This Paper “A Geological Interpretation of an Air Photograph of British Somaliland” was read at the Nineteenth Annual Meeting of the Society, Hotel Shoreham, Washington, D. C., January 14 to 16, 1953. This paper was a part of the Report of the Photo Interpretation Committee.
By W. E. Johnstone,
Seismograph Service (England) Limited,
FIGURE 1 shows an air photograph of part of British Somaliland and Figure 2 is a photo-geological interpretation of this photograph.
Three overlapping air photographs, about 1: 35,000 in scale, were used in order that the area could be examined stereoscopically.
The interpretation shows the structure and structural interrelationships of a series of sedimentary beds. In addition, it has been possible to separate the sediments into three main formations and to determine their order of superposition.
The area of the photograph consists of a central zone of low, dissected hills, flanked by massive and rugged hills with prominent scarps. The central zone has an intricate, dendritic drainage in contrast to the simple and widely spaced drainage of the flanking hills. The main watercourses traverse alluvial valleys and are braided in places. The morphology in general is characteristic of a desert climate, although the drainage system suggests periods of heavy rains. There is an absence of overburden and vegetation from the rocks forming the hills, accumulations of scree and talus on steep slopes, and strong differential erosion of beds of varying hardness. Dip slopes are well developed and major geological contacts are mostly clear.
The geological interpretation was greatly assisted by the fact that the’ main formations present each have a contrasting lithology and mode of morphological expression.
The oldest formation, number 1, is characterized by a combination of fine and massive bedding, uneven and dissected dip faces, and a tone rather darker than that of the other two formations. Formation 2 can be identified by its large, slabby, and smooth dip faces, which are little dissected, and by its steep scarps. Formation 3 is easily identified by its dendritic drainage and fine bedding with imperfectly developed dip faces.
The direction of dip within the formations having been established, it was apparent that the relationships of the three formations to each other was not straightforward. Evidence in the form of erratic dips and scarps and abnormal contacts showed that extensive faulting was present, and the problem resolved itself into determining which contacts were normal and which were faulted.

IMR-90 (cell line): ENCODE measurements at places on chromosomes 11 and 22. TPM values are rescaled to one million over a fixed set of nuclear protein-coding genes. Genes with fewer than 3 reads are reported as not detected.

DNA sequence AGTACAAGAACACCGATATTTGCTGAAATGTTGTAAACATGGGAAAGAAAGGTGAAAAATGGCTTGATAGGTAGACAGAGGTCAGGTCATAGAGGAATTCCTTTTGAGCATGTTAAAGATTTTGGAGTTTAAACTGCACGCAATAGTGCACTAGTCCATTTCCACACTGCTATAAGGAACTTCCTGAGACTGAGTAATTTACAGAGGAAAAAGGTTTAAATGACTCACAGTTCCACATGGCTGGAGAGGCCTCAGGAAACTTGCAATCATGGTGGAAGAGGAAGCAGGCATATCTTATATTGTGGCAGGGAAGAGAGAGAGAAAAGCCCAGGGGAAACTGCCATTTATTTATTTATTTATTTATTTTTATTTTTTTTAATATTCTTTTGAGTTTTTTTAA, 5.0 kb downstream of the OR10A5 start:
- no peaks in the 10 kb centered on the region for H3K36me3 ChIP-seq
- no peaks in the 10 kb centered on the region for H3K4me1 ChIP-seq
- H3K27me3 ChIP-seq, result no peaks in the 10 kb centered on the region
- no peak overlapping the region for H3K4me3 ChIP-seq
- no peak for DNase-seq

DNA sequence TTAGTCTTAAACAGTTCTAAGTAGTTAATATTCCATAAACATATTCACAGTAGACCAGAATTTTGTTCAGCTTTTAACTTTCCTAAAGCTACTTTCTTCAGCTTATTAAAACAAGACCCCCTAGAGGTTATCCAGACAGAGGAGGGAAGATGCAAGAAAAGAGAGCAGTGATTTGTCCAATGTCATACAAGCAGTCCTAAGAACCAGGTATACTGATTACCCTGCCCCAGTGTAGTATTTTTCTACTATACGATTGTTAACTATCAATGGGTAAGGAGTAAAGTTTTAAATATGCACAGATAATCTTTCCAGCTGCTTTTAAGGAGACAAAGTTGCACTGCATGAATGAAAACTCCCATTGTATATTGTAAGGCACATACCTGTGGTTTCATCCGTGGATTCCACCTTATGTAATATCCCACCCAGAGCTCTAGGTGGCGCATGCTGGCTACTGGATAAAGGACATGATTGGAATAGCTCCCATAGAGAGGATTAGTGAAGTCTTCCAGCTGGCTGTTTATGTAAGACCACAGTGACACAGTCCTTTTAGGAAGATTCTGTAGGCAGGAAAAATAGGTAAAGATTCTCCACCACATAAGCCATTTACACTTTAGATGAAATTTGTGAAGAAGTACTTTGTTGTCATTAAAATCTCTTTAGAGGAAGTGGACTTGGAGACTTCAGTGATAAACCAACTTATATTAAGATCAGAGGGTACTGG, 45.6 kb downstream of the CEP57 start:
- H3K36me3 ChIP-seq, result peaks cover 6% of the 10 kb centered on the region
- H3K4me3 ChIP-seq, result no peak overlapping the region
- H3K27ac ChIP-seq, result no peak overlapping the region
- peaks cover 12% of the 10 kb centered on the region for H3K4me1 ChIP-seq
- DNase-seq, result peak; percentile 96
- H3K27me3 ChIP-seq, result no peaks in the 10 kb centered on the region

The interpretation presented explains the relationships between the three formations in a logical manner, and appears to be the only one that can satisfactorily reconcile all the geological observations.
The structure of the area is controlled by normal faulting. Folds can be recognized within formation 3, but they are of minor importance and may be related to small faults where the reversals are abrupt.
Reference was made to a 1: 1,000,000 geological map of British Somaliland and its accompanying report in order to establish the age of the formations recognized on the photograph. Although the scale of the map is too small to allow any direct comparison of the structure, it appears probable that the succession is as follows:
Formation 3-Anhydrite Series.
(Banded anhydrite interbedded with limestone layers)
Formation 2-Arnado Limestone.
(Hard, massive and thick-bedded limestone.)
Formation 1-Nubian Sandstone.
(Sands and quartzites.)
An additional series, the Allahkajid beds (limestones and shales), occurs between the anhydrite and the Arnado limestone. From an examination of the photographs, it appears probable that this series occurs near the base of the scarps that bound Formation 3.
Grateful acknowledgment is made to the Directorate of Colonial Geological Surveys for the loan of the relevant photographs from their collection; to the Air Ministry for supplying copies of these and granting permission to publish them; and to the Directors of Seismograph Service (England) Ltd., for permission to publish this paper.
 “The Geology of British Somaliland.” W. A. Macfadyen. Gov. of Somaliland Protect. 1933.
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